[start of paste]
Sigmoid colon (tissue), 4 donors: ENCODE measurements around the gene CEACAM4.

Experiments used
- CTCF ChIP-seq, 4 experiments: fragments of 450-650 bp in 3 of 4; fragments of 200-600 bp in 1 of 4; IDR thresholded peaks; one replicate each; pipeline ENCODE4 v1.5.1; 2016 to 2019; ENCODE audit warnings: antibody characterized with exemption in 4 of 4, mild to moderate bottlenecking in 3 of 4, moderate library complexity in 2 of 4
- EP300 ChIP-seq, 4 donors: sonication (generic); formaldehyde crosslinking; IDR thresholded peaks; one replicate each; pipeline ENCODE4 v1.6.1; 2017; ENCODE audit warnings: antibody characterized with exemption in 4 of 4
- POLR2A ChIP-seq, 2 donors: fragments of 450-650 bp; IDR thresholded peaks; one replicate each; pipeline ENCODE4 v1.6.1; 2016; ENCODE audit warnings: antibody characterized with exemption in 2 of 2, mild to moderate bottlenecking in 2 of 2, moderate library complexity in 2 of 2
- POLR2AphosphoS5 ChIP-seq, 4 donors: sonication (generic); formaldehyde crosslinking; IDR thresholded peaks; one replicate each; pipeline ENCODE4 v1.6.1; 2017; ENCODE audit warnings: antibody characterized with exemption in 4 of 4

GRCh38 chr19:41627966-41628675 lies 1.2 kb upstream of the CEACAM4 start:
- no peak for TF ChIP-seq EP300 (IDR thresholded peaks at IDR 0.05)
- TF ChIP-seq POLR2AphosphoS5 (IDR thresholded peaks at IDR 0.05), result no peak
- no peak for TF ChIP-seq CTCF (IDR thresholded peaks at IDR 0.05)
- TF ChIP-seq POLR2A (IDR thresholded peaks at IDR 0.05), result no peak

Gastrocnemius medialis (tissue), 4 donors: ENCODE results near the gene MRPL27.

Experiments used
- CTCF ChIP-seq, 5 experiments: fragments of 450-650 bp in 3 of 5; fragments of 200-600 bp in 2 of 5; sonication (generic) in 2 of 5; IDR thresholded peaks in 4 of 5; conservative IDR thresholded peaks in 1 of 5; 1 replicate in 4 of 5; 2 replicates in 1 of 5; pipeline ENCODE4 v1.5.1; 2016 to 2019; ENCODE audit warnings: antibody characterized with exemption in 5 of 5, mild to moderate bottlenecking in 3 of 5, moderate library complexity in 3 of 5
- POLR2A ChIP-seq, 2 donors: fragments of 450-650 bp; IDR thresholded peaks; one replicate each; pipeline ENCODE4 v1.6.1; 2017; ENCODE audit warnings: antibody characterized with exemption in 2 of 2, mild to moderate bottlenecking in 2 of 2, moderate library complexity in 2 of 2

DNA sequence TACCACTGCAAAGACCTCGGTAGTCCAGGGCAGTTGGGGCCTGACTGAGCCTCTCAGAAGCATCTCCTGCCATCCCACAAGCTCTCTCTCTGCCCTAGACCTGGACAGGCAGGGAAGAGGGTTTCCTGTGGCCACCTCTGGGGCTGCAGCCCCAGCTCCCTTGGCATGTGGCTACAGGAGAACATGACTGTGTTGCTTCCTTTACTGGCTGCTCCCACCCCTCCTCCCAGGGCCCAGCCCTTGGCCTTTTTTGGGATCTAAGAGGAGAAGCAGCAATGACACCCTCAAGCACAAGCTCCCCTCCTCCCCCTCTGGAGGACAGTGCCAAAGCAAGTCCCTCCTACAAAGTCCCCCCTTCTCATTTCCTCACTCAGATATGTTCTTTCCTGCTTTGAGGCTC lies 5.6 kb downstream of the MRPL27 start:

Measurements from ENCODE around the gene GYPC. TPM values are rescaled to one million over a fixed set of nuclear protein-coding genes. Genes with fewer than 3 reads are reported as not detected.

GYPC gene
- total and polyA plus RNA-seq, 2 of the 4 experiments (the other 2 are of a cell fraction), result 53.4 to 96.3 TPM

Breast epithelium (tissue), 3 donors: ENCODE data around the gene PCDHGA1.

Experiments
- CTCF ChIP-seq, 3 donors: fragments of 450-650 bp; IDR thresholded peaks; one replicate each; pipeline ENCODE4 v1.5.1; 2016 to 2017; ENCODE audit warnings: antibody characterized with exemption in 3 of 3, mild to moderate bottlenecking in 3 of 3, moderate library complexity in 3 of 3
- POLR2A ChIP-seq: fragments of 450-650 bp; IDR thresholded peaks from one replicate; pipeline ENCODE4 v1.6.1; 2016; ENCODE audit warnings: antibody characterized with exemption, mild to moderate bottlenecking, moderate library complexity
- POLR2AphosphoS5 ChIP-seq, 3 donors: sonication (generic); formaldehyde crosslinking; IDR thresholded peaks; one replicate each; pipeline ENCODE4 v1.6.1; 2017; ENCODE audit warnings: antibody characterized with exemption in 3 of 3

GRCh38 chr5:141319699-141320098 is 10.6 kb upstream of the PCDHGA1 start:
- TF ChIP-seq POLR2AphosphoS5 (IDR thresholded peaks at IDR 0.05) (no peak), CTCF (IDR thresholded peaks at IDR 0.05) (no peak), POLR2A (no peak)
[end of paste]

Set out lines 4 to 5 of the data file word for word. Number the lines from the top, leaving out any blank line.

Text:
- EP300 ChIP-seq, 4 donors: sonication (generic); formaldehyde crosslinking; IDR thresholded peaks; one replicate each; pipeline ENCODE4 v1.6.1; 2017; ENCODE audit warnings: antibody characterized with exemption in 4 of 4
- POLR2A ChIP-seq, 2 donors: fragments of 450-650 bp; IDR thresholded peaks; one replicate each; pipeline ENCODE4 v1.6.1; 2016; ENCODE audit warnings: antibody characterized with exemption in 2 of 2, mild to moderate bottlenecking in 2 of 2, moderate library complexity in 2 of 2